A flexible exchange rate sheltered Australia’s economy from the negative impacts of weak raw materials prices in the 1990s, the sharp fall in commodity prices in 2008 and 2012-16. AUD has fallen in line with the drop in the value of key commodity exports (Figure 5). This will likely protect Australia from some of the deleterious effects of the fall in global demand for its exports. Even so, Australia has had to implement social distancing practices domestically and a weak currency won’t attract tourists with global air travel severely curtailed by the pandemic.
In contrast to Australia, Brazil’s economic situation was difficult even before the pandemic hit, having suffered a deep recession in 2015-16. In contrast with Russia, not only does Brazil have a much greater overall level of debt, its annual deficits were around 7.5% of GDP in 2019, compared to a 1.8% surplus in Russia. Moreover, hopes for tax reform to follow last year’s pension reform have stalled in Brasilia.
BRL has weakened significantly under pressure from lower commodity prices so far in 2020 (Figure 6). What may have prevented BRL from falling even further has been the nation’s reliance on agricultural exports, which have been less impacted than oil or metals prices. Iron ore is Brazil’s largest export. Brazil is a major oil producer, but its export and import of oil largely cancel one another out. The remainder of Brazil’s exports are overwhelmingly agricultural, including corn, soybeans, coffee and sugar. Prices for corn and sugar, both of which can be used to make ethanol, have fallen by about 20% and 30%, respectively. Soybean oil prices have also fallen sharply but soybeans and soymeal prices have been stable while coffee prices have risen. Finally, lumber prices fell by as much as 50% before rebounding.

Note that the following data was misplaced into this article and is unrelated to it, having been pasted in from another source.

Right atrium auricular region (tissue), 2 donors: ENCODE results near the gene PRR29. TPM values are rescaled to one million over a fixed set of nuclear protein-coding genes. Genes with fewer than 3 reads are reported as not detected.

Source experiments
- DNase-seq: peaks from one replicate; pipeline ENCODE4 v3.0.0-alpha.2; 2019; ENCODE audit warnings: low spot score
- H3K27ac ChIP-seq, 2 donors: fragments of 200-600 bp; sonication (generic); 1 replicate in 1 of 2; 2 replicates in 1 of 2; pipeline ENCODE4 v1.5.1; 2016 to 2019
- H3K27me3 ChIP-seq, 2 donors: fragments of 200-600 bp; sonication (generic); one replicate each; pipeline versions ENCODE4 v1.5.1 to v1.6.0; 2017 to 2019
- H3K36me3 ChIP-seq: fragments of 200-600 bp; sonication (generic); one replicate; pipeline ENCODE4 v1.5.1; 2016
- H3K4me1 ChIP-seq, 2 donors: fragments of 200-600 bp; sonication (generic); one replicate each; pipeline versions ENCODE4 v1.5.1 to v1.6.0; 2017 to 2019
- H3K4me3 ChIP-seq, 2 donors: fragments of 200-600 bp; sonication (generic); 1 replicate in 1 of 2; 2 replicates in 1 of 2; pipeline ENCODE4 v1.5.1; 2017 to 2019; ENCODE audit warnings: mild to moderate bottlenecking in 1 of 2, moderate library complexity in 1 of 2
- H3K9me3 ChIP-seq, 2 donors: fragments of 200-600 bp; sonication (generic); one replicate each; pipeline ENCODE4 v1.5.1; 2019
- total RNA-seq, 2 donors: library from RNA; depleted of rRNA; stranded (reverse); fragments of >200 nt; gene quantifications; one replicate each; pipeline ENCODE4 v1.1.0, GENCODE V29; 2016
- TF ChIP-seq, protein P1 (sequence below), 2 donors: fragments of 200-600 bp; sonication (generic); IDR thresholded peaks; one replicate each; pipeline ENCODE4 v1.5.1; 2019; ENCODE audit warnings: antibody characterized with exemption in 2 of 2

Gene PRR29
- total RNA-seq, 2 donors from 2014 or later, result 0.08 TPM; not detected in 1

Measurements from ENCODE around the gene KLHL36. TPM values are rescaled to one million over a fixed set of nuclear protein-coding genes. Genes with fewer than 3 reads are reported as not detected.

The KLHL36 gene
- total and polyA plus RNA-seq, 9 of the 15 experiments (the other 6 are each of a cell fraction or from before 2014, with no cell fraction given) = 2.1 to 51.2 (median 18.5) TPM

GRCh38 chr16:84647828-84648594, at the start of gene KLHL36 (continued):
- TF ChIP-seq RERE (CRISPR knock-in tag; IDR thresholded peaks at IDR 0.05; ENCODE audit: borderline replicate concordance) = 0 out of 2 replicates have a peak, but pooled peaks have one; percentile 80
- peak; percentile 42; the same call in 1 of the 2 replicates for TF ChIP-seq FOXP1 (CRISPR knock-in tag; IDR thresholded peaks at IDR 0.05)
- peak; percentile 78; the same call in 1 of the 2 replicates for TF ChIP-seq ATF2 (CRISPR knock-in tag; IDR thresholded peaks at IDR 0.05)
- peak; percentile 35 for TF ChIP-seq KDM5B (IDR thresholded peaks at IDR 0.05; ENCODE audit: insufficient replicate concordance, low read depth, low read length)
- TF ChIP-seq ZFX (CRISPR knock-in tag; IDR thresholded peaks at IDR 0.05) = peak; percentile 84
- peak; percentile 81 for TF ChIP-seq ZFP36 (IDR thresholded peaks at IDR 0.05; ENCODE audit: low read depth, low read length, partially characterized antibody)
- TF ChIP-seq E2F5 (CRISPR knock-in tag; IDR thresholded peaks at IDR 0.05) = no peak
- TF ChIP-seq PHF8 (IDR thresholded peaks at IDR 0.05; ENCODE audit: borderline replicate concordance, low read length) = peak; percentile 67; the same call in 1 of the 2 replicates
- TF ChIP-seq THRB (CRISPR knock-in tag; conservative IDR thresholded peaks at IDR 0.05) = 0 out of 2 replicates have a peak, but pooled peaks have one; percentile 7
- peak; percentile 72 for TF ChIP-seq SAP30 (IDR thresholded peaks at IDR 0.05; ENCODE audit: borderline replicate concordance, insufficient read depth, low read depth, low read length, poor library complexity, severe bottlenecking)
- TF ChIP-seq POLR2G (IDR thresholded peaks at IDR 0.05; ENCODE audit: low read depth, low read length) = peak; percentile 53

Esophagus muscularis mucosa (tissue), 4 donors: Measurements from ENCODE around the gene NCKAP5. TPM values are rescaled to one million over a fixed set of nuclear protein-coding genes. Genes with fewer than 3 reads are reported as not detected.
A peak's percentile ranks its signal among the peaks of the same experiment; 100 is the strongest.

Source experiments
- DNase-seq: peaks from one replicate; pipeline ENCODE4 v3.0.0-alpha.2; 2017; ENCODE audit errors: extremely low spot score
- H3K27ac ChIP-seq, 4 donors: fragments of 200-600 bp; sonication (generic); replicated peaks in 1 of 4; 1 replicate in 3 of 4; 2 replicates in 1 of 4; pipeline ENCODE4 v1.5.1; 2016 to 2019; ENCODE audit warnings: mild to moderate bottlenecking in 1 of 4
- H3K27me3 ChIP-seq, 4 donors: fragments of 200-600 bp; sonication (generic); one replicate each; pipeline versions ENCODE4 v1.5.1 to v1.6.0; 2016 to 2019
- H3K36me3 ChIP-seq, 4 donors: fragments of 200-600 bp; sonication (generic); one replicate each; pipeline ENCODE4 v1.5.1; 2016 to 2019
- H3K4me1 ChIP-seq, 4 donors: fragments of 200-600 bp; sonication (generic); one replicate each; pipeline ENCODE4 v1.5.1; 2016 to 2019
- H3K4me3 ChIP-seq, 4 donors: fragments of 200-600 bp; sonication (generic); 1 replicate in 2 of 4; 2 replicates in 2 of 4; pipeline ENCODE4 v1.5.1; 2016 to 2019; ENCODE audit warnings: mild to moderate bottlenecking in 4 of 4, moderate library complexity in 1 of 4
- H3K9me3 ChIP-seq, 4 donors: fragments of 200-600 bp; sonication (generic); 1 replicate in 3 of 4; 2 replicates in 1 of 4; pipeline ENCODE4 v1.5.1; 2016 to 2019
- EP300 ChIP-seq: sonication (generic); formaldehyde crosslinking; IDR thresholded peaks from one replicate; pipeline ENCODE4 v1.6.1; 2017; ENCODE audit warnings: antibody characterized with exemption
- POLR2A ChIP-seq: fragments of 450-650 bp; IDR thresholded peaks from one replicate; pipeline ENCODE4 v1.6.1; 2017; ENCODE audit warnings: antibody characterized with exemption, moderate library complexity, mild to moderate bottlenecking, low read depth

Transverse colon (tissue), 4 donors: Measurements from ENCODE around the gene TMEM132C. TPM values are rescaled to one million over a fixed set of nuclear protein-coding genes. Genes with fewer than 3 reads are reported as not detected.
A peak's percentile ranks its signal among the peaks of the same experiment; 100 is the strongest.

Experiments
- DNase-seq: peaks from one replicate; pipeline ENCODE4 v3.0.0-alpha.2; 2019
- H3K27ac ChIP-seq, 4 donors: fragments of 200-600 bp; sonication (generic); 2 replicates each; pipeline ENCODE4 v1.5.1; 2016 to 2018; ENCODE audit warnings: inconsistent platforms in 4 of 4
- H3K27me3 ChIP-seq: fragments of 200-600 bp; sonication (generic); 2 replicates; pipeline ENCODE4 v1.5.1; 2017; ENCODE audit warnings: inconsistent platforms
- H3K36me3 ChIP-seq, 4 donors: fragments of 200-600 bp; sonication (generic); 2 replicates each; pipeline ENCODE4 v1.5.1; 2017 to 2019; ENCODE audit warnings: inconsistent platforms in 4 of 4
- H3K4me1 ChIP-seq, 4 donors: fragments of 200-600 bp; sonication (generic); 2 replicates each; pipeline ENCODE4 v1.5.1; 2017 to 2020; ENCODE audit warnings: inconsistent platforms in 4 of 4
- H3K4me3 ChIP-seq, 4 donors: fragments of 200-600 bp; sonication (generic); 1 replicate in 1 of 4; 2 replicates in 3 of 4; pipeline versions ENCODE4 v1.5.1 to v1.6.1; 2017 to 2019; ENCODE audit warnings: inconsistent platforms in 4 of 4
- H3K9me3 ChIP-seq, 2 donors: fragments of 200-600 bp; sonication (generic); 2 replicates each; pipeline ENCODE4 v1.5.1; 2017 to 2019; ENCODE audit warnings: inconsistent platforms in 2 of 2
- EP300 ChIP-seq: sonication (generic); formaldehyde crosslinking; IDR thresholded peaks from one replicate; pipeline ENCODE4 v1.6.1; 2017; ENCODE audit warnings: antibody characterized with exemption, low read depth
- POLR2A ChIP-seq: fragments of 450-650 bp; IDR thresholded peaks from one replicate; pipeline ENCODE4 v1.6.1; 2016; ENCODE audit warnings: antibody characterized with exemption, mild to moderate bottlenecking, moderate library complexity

While Norway and Russia depend on oil, Chile depends on copper, which alone amounts to nearly half of all the country’s exports. The rest of the Chile’s exports include goods like fish, fruits, wines and wood products as well as other metals including aluminum, iron ore, gold and silver. One commodity that Chile doesn’t produce much of is oil and lower oil prices are a good thing for Chile, reducing its import bill. Even so, CLP has fallen largely in line with the dollar value of its copper-dominated commodity exports (Figure 7).
South Africa’s commodity index has been largely saved by gold, one of the few commodities that has gone up in price during the pandemic. Gold has benefitted from a global race to zero interest rates and a return to quantitative easing programs. Even so, the rand has suffered as other commodity prices have fallen and as investors shifted into risk-off mode (Figure 8).
Flexible exchange rates can often insulate commodity producers from fluctuations in the prices of their exports on global markets. So far during the Covid-19 pandemic, the currencies of eight major commodity exporters have, by and large, continued to track movements in the value of their respective commodity exports. Domestic factors may have weighed on certain currencies more to the downside, notably in Brazil, while others, like Russia, which is in robust fiscal health, have somewhat outperformed.
All examples in this report are hypothetical interpretations of situations and are used for explanation purposes only. The views in this report reflect solely those of the author(s) and not necessarily those of CME Group or its affiliated institutions. This report and the information herein should not be considered investment advice or the results of actual market experience.
Erik Norland is Executive Director and Senior Economist of CME Group. He is responsible for generating economic analysis on global financial markets by identifying emerging trends, evaluating economic factors and forecasting their impact on CME Group and the company’s business strategy, and upon those who trade in its various markets. He is also one of CME Group’s spokespeople on global economic, financial and geopolitical conditions.